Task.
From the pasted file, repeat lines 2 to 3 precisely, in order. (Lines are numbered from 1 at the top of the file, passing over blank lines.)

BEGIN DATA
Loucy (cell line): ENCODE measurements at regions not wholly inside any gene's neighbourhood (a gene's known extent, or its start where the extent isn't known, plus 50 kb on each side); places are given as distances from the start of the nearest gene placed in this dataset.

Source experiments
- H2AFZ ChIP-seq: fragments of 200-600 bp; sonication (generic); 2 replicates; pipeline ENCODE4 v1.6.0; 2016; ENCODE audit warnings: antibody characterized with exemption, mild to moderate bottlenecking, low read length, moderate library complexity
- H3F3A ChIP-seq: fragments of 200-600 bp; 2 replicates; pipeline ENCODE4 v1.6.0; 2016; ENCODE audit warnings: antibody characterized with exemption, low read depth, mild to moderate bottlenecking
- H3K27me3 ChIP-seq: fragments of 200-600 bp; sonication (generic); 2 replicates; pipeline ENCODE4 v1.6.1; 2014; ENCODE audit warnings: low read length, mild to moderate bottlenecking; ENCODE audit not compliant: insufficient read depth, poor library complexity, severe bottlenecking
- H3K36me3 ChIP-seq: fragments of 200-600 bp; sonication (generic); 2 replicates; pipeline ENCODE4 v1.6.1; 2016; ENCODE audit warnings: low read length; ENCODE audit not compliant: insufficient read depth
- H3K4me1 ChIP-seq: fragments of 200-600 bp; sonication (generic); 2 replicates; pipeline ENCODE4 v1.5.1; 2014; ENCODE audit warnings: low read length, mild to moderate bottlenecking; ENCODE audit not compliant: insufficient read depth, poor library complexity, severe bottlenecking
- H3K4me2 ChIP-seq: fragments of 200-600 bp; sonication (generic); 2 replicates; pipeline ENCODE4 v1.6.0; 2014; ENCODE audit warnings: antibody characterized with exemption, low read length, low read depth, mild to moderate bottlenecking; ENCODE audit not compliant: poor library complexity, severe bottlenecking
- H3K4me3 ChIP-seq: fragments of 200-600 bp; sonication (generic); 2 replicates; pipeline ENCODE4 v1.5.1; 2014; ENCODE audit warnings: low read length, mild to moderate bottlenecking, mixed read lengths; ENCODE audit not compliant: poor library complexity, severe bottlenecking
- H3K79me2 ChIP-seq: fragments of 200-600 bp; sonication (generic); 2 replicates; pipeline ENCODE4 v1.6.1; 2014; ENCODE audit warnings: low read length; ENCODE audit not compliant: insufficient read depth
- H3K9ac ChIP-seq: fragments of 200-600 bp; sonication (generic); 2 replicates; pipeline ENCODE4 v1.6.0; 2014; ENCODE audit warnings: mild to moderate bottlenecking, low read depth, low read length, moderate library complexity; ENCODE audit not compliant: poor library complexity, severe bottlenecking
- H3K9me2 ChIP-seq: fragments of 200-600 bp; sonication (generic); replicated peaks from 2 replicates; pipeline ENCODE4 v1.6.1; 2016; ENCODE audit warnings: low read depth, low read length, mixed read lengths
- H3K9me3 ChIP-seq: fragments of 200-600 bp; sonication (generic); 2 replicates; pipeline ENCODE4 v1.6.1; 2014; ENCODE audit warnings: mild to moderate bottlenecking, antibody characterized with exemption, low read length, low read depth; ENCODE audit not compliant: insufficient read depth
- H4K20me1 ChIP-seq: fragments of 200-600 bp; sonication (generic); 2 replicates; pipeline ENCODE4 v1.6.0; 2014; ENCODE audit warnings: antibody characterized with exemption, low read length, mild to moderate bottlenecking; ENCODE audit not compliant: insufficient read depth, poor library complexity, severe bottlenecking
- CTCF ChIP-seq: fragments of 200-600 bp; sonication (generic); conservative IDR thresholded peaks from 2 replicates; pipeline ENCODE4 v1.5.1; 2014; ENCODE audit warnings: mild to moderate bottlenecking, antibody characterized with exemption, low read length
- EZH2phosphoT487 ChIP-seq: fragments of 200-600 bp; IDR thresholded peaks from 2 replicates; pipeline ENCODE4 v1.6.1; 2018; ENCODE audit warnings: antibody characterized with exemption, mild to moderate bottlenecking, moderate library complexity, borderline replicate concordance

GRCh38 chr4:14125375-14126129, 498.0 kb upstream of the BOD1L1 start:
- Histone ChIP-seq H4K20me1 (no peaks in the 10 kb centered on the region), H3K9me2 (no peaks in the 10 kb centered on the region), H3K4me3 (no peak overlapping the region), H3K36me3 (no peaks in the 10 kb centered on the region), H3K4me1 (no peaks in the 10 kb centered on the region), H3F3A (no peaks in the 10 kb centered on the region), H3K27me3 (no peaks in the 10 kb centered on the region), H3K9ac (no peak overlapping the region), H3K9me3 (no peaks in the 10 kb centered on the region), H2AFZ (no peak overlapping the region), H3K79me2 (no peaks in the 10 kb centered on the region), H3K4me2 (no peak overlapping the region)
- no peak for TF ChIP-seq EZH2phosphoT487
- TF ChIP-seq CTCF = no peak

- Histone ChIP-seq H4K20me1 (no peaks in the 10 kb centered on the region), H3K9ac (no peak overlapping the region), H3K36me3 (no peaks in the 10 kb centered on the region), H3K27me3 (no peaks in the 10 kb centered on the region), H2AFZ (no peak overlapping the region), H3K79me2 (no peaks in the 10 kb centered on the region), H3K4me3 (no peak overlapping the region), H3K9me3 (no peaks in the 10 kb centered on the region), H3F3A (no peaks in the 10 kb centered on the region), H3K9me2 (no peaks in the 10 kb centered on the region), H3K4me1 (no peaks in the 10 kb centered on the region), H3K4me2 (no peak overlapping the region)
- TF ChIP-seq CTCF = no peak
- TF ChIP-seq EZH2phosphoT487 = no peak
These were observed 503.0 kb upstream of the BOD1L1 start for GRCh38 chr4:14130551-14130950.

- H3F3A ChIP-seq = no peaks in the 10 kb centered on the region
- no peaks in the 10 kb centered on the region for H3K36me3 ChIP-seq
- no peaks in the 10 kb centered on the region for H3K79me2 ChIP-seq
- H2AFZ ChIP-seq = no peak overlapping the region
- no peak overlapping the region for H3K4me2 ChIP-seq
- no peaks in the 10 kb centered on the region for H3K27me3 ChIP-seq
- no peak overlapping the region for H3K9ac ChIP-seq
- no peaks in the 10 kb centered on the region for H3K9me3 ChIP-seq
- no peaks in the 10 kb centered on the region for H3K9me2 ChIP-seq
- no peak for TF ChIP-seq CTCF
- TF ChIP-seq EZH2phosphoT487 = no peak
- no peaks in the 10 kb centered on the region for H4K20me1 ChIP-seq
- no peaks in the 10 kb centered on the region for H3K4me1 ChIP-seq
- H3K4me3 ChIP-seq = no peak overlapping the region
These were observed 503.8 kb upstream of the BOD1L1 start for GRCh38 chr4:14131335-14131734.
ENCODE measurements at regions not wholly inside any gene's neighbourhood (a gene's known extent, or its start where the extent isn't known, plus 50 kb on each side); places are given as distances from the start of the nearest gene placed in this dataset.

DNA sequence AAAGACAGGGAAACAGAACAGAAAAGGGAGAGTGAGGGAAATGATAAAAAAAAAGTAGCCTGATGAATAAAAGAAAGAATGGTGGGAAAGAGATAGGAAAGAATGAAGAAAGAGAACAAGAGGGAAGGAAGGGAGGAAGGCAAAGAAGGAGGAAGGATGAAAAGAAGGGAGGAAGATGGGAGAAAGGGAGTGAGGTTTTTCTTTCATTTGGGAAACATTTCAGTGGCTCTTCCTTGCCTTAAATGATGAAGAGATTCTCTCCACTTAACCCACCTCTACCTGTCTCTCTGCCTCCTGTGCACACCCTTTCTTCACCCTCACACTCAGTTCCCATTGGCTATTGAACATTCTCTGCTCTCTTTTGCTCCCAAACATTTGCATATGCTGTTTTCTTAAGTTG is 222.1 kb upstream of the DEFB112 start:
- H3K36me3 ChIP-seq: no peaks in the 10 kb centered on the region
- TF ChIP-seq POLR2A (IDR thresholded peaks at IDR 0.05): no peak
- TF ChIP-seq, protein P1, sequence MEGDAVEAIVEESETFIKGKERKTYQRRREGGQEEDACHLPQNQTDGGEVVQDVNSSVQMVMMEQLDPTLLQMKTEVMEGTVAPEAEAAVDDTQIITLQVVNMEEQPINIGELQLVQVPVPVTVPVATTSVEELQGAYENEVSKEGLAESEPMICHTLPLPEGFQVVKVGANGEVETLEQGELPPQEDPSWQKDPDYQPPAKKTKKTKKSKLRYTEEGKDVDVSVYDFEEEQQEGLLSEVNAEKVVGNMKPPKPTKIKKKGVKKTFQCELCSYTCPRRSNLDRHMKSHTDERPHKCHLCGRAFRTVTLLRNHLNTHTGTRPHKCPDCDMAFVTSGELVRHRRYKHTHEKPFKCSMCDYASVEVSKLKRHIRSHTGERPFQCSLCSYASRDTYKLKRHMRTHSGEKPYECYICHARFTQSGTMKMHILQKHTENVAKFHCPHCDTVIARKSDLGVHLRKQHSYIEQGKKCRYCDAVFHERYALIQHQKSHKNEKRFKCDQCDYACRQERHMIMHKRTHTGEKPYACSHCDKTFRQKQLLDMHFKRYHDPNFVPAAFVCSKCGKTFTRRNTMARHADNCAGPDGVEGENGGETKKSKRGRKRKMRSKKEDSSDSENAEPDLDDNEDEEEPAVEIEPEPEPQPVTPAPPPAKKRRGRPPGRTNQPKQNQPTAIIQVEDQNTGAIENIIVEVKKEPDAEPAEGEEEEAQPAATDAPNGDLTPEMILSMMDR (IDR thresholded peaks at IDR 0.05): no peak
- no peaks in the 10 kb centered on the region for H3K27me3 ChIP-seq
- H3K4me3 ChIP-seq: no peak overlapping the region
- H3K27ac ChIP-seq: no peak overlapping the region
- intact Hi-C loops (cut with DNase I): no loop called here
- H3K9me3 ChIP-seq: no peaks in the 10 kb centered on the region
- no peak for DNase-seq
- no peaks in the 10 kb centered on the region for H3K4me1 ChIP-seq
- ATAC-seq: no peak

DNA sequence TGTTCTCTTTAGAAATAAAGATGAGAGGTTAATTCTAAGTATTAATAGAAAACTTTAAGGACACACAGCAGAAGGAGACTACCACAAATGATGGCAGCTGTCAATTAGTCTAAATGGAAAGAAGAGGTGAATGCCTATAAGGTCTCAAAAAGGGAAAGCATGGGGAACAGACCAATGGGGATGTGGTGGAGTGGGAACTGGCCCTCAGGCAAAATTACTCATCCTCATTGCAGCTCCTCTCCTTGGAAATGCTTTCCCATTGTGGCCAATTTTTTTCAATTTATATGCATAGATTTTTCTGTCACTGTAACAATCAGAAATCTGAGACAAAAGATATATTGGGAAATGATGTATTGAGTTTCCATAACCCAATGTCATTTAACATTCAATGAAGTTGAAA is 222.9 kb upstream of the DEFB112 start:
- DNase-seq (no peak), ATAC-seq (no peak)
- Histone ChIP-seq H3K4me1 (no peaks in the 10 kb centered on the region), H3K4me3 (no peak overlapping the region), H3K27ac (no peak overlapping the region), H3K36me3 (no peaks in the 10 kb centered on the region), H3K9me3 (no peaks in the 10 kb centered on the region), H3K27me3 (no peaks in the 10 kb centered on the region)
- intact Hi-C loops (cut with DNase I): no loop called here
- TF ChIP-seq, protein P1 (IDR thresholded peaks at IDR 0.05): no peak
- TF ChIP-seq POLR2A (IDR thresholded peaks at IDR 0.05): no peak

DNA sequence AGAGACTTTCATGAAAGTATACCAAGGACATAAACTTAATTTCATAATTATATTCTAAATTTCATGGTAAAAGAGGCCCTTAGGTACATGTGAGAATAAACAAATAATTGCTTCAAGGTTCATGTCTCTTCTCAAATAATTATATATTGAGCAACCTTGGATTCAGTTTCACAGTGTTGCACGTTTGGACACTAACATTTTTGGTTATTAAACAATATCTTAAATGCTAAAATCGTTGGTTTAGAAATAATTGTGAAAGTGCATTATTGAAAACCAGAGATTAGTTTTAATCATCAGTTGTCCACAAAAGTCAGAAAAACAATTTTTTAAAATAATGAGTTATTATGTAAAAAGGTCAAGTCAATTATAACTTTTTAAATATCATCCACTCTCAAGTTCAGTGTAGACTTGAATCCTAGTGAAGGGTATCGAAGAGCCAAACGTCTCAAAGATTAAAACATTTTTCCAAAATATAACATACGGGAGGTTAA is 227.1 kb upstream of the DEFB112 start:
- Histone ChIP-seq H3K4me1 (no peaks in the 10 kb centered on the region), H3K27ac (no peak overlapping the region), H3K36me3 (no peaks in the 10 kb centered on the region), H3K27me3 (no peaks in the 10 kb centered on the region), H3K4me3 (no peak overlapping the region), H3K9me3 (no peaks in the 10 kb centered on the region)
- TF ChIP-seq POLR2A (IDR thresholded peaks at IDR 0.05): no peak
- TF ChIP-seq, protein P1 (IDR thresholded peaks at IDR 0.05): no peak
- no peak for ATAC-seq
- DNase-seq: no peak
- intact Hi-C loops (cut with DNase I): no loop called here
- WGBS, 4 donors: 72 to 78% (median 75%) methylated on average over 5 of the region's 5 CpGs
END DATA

Source experiments
- H2AFZ ChIP-seq: fragments of 200-600 bp; sonication (generic); 2 replicates; pipeline ENCODE4 v1.6.0; 2016; ENCODE audit warnings: antibody characterized with exemption, mild to moderate bottlenecking, low read length, moderate library complexity